The average Briton is three stone or 19kg heavier today than in the 60s. And not because they're eating more or exercising less – they just unwittingly became sugar addicts, argues this lengthy article in The Guardian. It is written by Jacques Peretti to coincide with his three-part documentary currently being aired on BBC2: .
Low-carbohydrate, high-protein diets - like the Atkins diet - have been popular among dieters for years. For just as long, experts have worried that such diets might be harmful to the kidneys. A study appearing in the Clinical Journal of the American Society of Nephrology (CJASN) looks into these safety concerns and has found that this popular weight-loss strategy unharmful for the kidneys of obese individuals without kidney disease.
We're all familiar now with the idea of "good fats" and "bad fats", with fish oils in the role of "good" and saturated animal fats the "bad”. The progress of nutrition science is now taking this idea a step further. It's not only challenging the scientific basis of the idea that "low-fat diets are best" but providing evidence for the idea (a heresy to health professionals) that fat is, in fact, good for you. Comment by New Nutrition Business's Julian Mellentin.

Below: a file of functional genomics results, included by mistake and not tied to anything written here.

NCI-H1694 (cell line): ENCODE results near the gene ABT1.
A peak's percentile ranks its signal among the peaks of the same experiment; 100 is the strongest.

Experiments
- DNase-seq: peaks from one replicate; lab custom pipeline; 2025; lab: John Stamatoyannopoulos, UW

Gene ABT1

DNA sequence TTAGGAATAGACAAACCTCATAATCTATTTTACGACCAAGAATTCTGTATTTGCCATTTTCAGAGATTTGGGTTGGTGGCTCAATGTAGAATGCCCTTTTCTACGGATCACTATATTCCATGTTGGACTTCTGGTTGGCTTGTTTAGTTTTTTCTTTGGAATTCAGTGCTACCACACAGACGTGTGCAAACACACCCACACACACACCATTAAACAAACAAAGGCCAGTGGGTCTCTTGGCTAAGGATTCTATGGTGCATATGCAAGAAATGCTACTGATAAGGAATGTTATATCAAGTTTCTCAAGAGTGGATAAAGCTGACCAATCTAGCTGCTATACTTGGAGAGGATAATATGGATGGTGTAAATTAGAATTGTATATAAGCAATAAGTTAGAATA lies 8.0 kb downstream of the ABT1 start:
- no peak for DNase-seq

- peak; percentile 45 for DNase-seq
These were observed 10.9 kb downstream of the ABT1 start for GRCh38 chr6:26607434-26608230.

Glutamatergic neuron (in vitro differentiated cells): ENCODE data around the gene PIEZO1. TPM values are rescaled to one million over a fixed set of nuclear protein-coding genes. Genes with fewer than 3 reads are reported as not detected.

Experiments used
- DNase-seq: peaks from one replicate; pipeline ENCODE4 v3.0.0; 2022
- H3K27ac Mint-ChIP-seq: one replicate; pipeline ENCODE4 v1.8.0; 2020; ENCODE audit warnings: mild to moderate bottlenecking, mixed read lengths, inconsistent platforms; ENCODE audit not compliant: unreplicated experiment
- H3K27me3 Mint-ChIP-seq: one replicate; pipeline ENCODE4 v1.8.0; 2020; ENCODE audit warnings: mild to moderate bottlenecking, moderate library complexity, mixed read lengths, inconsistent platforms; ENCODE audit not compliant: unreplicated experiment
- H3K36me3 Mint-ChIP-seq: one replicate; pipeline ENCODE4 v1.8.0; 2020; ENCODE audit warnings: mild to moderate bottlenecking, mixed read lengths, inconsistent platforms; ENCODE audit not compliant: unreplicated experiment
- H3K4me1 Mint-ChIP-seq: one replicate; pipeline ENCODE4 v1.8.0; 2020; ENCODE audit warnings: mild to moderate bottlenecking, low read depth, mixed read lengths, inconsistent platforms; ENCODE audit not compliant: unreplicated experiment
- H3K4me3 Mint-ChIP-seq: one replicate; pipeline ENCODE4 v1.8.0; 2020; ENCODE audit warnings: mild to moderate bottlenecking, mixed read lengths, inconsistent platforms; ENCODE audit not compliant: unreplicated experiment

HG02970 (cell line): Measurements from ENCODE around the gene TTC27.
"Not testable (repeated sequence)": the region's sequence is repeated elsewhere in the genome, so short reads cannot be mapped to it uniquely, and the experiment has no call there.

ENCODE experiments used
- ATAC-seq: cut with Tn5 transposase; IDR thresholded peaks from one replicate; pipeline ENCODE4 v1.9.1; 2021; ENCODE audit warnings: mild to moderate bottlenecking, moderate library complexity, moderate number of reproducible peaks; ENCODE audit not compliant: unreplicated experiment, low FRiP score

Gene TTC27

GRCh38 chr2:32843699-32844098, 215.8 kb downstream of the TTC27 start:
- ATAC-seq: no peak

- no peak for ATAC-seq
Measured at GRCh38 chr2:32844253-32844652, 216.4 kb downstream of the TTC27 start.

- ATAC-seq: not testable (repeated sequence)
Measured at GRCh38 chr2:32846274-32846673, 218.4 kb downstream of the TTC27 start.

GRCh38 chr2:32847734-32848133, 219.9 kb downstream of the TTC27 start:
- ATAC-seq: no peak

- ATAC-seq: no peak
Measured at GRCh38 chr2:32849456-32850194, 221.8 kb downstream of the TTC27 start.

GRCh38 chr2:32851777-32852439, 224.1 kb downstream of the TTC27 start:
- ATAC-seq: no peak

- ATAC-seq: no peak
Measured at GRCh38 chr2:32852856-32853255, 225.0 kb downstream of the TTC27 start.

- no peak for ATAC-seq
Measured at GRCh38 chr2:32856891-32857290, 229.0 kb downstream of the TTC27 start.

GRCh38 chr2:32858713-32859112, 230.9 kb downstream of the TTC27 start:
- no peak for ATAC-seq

Tim Noakes has moved from advocating carbo-loading to suggesting that carbohydrates are an addiction posing severe health risks. But while his revised recommendations are couched in the language of science, does the science support them? [Excellent opinion piece from the Daily Maverick].
Low carb, high protein, low fat...? Sports science fundi, Prof Tim Noakes' recent advocacy of a high protein-low carb eating regimen has put diet high on SA middle-class agendas in recent weeks. The GI Foundation of SA (GIFSA) has released this advice in reaction to the debate...